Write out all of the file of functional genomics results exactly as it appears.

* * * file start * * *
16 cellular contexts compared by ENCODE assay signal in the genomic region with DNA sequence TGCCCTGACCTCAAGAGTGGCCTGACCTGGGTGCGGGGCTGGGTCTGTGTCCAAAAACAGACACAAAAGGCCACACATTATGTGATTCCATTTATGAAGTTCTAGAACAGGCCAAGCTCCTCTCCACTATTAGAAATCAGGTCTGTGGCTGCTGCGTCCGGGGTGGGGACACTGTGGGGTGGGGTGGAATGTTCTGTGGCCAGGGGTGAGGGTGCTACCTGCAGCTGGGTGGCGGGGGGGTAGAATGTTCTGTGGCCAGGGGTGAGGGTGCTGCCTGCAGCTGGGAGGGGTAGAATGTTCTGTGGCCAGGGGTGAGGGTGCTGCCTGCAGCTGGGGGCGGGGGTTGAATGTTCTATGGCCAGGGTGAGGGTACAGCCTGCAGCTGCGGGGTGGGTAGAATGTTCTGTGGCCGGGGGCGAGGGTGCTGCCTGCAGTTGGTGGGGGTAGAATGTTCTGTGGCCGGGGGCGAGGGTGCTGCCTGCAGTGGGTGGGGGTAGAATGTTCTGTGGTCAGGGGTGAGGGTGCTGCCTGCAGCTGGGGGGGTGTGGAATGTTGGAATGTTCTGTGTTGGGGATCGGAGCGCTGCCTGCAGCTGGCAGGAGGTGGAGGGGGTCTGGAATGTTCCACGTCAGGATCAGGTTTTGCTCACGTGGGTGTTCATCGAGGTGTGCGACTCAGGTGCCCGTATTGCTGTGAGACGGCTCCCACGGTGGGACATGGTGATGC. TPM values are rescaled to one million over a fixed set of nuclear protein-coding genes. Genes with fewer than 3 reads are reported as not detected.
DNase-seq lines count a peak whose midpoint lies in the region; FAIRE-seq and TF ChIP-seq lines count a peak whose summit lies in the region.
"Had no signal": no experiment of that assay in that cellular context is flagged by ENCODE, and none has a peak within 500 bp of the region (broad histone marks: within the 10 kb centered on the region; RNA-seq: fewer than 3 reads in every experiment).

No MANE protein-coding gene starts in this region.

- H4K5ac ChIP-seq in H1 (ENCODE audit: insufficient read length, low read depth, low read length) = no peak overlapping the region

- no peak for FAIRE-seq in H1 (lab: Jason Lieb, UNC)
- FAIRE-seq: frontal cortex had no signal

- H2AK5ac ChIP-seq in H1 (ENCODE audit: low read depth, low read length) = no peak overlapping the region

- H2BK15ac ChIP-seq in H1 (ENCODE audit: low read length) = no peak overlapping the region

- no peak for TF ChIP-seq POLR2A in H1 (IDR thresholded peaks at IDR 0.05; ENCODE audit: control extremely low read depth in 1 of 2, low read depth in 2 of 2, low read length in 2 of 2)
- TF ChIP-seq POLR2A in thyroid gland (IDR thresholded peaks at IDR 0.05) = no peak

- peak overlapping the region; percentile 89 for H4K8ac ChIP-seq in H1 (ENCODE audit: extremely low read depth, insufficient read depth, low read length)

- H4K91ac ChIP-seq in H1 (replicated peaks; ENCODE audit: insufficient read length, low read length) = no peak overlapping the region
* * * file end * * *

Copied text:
16 cellular contexts compared by ENCODE assay signal in the genomic region with DNA sequence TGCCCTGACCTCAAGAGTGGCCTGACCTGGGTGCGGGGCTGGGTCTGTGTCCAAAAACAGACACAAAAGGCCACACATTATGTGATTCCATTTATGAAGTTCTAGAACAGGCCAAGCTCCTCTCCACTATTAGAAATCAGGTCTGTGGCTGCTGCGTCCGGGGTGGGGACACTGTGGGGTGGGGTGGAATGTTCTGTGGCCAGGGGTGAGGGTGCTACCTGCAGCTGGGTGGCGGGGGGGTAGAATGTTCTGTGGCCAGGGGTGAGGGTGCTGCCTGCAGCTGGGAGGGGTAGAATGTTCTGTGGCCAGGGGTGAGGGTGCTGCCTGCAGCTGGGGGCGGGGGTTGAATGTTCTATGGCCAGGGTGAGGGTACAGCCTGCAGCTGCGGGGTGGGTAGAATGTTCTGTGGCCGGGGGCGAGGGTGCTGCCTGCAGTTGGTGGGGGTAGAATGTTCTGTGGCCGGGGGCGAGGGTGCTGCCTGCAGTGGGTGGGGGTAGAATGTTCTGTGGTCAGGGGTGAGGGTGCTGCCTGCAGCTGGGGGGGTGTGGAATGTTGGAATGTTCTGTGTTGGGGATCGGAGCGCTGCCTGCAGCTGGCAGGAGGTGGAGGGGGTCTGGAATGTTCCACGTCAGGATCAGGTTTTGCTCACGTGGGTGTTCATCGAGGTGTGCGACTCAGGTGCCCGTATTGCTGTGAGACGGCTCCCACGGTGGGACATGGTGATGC. TPM values are rescaled to one million over a fixed set of nuclear protein-coding genes. Genes with fewer than 3 reads are reported as not detected.
DNase-seq lines count a peak whose midpoint lies in the region; FAIRE-seq and TF ChIP-seq lines count a peak whose summit lies in the region.
"Had no signal": no experiment of that assay in that cellular context is flagged by ENCODE, and none has a peak within 500 bp of the region (broad histone marks: within the 10 kb centered on the region; RNA-seq: fewer than 3 reads in every experiment).

No MANE protein-coding gene starts in this region.

- H4K5ac ChIP-seq in H1 (ENCODE audit: insufficient read length, low read depth, low read length) = no peak overlapping the region

- no peak for FAIRE-seq in H1 (lab: Jason Lieb, UNC)
- FAIRE-seq: frontal cortex had no signal

- H2AK5ac ChIP-seq in H1 (ENCODE audit: low read depth, low read length) = no peak overlapping the region

- H2BK15ac ChIP-seq in H1 (ENCODE audit: low read length) = no peak overlapping the region

- no peak for TF ChIP-seq POLR2A in H1 (IDR thresholded peaks at IDR 0.05; ENCODE audit: control extremely low read depth in 1 of 2, low read depth in 2 of 2, low read length in 2 of 2)
- TF ChIP-seq POLR2A in thyroid gland (IDR thresholded peaks at IDR 0.05) = no peak

- peak overlapping the region; percentile 89 for H4K8ac ChIP-seq in H1 (ENCODE audit: extremely low read depth, insufficient read depth, low read length)

- H4K91ac ChIP-seq in H1 (replicated peaks; ENCODE audit: insufficient read length, low read length) = no peak overlapping the region